The primitive nomadic man was a part of nature like all other animals. He had to wander from place to place to keep hunger at bay. A modicum of security ushered in his existence when he found that he could sow a seed and harvest its products, paving the way for some sort of a settled life. That was the beginning of Agriculture and human settlement.
Indian Agriculture was un-touched by the advances recorded during 17th and 18th Centuries in the West. It continued to be traditional, stagnant and subsistent in the face of recording famine, starvation and large-scale deaths. The British Government was compelled to initiate some measures to infuse a sense of growth in Indian Agriculture. On the recommendations of the Famine Commission, a separate department to look after Agriculture was set up in 1871.
The farsighted administration of princely State of Mysore initiated activity in this behalf by appointing Dr. Lehmann, a German Chemist, to set up a laboratory to examine soils of the State and suggest measures for their improvement in 1899. He established a well equipped laboratory, in which Department of Agriculture continues to be housed. He started Agricultural Experimental Farm at Hebbal to conduct trials on fertiliser use on local crops and popularise the same among farmers. Dr. Lehmann was succeeded by Dr. L.C. Coleman, a Canadian, in 1907. As an Entomologist, he served the State with missionary zeal for over 25 years. Government of Mysore appointed him as the first Director of Agriculture in 1913. In the same year he started the Mysore Agricultural School at Hebbal, equipped to train matriculates for diploma in Agriculture. The School acquired reputation as a centre of Agricultural activity and attracted students from all over the country and other parts of South East Asia. He also laid the foundation for scientific irrigation of agriculture in Visveshwaraya Canal tract and started 600 acres of experimental farm in Mandya in 1930 to work on Sugarcane and Rice. He also played a pivotal role in the establishment of Sugar Factory in Mandya.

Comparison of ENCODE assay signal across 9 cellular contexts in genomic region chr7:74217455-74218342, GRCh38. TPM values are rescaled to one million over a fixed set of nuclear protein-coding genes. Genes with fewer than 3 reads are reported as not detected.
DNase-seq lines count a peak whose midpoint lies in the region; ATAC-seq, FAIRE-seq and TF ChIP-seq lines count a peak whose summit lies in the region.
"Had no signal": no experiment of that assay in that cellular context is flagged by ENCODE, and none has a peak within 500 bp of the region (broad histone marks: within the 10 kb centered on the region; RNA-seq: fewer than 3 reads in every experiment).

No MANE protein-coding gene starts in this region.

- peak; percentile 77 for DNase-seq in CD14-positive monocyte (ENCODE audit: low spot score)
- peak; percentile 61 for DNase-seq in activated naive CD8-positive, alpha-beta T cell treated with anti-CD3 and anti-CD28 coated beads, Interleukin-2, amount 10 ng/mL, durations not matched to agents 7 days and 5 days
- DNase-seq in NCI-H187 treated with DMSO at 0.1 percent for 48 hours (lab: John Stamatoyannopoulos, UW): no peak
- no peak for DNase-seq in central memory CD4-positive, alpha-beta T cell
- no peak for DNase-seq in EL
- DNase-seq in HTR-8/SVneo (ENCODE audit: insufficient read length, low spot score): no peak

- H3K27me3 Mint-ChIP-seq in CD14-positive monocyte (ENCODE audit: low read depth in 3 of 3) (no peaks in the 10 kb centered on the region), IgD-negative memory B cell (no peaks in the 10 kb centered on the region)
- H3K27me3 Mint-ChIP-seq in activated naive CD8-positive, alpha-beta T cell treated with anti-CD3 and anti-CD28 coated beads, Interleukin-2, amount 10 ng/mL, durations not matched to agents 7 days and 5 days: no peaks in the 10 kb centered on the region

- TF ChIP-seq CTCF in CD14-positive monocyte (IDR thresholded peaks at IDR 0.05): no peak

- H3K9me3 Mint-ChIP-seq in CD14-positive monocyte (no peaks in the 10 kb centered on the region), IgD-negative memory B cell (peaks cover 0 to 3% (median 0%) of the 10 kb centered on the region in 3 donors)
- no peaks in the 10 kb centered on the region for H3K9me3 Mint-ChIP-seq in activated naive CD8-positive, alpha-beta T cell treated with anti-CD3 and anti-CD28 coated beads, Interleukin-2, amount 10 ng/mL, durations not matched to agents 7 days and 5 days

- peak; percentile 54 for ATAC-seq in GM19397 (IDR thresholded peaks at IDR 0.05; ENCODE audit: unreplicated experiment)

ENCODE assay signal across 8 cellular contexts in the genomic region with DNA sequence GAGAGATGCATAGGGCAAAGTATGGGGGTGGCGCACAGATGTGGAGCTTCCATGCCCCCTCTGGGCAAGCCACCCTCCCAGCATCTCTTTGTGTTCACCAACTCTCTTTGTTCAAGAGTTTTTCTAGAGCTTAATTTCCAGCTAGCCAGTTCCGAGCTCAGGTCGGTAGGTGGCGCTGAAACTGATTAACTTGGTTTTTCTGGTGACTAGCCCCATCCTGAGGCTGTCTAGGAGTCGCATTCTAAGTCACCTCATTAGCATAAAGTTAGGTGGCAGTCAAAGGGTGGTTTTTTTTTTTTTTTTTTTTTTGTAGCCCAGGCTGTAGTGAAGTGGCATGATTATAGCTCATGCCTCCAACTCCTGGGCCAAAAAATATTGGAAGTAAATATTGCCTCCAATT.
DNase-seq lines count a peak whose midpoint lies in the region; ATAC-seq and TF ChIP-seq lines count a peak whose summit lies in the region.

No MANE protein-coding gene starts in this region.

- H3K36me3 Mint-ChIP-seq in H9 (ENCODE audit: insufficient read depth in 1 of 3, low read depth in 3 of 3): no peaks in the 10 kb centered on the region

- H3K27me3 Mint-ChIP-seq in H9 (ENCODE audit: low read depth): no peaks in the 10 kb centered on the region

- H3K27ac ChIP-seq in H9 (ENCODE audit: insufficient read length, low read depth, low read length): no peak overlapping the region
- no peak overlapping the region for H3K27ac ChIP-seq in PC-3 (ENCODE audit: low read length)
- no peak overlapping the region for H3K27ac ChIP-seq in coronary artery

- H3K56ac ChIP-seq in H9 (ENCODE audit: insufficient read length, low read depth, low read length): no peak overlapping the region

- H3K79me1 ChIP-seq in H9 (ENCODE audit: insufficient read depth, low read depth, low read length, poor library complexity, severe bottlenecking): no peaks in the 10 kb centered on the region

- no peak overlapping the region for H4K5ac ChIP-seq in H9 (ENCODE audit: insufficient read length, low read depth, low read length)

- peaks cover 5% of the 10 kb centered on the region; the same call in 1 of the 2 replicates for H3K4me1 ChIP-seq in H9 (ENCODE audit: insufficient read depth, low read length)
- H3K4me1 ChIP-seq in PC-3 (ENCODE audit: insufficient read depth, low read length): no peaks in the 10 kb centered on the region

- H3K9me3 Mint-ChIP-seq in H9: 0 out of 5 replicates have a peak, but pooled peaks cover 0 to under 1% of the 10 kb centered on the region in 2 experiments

Mysore Agricultural School, affiliated to the then Mysore University, started training students for B.Sc. (Agri.) Degree programme in 1946.
Agricultural College at Dharwar was started in 1947 by the then Bombay Government. University of Agricultural Sciences (U.A.S) was entrusted with state wide responsibility for education, research, training of extension personnel in Agriculture in 1965. Another Agricultural University was started in Dharwar in 1986 to cater to specific, distinctive needs of Northern Region of Karnataka.
In the period after independence the country has moved from a State of chronic food deficit to one of reasonable situation of self sufficiency, keeping pace with the burgeoning population. The All India per capita availability of farm land, on the other hand, is shrinking fast and stands at 0.16 hectares. 140 Million Hectares of arable land available country wide is divided into 80 Million holdings, three-fourths of which are less then 2 hectares in size.